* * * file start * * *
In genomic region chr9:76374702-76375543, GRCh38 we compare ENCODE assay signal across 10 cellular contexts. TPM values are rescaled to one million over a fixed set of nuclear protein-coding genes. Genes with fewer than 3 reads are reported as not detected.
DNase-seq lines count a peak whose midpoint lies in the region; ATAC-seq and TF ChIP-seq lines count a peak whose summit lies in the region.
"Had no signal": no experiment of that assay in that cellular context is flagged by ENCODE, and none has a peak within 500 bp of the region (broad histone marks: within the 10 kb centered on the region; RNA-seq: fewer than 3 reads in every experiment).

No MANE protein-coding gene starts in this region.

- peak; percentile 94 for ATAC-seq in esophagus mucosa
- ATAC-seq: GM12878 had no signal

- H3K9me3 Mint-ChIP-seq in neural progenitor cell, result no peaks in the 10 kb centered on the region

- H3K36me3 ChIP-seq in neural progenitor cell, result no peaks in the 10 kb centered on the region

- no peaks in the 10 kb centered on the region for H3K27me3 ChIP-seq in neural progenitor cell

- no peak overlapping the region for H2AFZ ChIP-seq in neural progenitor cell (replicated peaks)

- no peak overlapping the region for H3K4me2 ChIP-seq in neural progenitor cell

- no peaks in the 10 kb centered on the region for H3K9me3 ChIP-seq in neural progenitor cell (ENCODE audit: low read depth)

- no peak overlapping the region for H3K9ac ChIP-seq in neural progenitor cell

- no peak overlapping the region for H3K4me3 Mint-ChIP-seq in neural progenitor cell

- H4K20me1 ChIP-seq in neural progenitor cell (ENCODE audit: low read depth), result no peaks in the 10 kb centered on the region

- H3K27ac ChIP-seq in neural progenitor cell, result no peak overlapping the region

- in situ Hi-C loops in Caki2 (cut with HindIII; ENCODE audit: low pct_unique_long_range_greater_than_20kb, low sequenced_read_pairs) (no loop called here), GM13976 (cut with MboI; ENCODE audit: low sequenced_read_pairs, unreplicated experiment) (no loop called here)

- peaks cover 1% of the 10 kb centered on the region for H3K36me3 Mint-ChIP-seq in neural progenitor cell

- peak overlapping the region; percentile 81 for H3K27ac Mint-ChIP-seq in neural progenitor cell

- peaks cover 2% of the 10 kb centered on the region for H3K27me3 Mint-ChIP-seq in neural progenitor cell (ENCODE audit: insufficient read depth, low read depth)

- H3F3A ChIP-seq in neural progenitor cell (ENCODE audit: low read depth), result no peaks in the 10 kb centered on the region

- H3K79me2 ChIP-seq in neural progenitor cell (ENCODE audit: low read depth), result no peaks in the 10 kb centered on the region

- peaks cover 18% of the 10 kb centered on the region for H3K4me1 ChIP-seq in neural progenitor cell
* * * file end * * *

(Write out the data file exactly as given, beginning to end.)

In genomic region chr9:76374702-76375543, GRCh38 we compare ENCODE assay signal across 10 cellular contexts. TPM values are rescaled to one million over a fixed set of nuclear protein-coding genes. Genes with fewer than 3 reads are reported as not detected.
DNase-seq lines count a peak whose midpoint lies in the region; ATAC-seq and TF ChIP-seq lines count a peak whose summit lies in the region.
"Had no signal": no experiment of that assay in that cellular context is flagged by ENCODE, and none has a peak within 500 bp of the region (broad histone marks: within the 10 kb centered on the region; RNA-seq: fewer than 3 reads in every experiment).

No MANE protein-coding gene starts in this region.

- peak; percentile 94 for ATAC-seq in esophagus mucosa
- ATAC-seq: GM12878 had no signal

- H3K9me3 Mint-ChIP-seq in neural progenitor cell, result no peaks in the 10 kb centered on the region

- H3K36me3 ChIP-seq in neural progenitor cell, result no peaks in the 10 kb centered on the region

- no peaks in the 10 kb centered on the region for H3K27me3 ChIP-seq in neural progenitor cell

- no peak overlapping the region for H2AFZ ChIP-seq in neural progenitor cell (replicated peaks)

- no peak overlapping the region for H3K4me2 ChIP-seq in neural progenitor cell

- no peaks in the 10 kb centered on the region for H3K9me3 ChIP-seq in neural progenitor cell (ENCODE audit: low read depth)

- no peak overlapping the region for H3K9ac ChIP-seq in neural progenitor cell

- no peak overlapping the region for H3K4me3 Mint-ChIP-seq in neural progenitor cell

- H4K20me1 ChIP-seq in neural progenitor cell (ENCODE audit: low read depth), result no peaks in the 10 kb centered on the region

- H3K27ac ChIP-seq in neural progenitor cell, result no peak overlapping the region

- in situ Hi-C loops in Caki2 (cut with HindIII; ENCODE audit: low pct_unique_long_range_greater_than_20kb, low sequenced_read_pairs) (no loop called here), GM13976 (cut with MboI; ENCODE audit: low sequenced_read_pairs, unreplicated experiment) (no loop called here)

- peaks cover 1% of the 10 kb centered on the region for H3K36me3 Mint-ChIP-seq in neural progenitor cell

- peak overlapping the region; percentile 81 for H3K27ac Mint-ChIP-seq in neural progenitor cell

- peaks cover 2% of the 10 kb centered on the region for H3K27me3 Mint-ChIP-seq in neural progenitor cell (ENCODE audit: insufficient read depth, low read depth)

- H3F3A ChIP-seq in neural progenitor cell (ENCODE audit: low read depth), result no peaks in the 10 kb centered on the region

- H3K79me2 ChIP-seq in neural progenitor cell (ENCODE audit: low read depth), result no peaks in the 10 kb centered on the region

- peaks cover 18% of the 10 kb centered on the region for H3K4me1 ChIP-seq in neural progenitor cell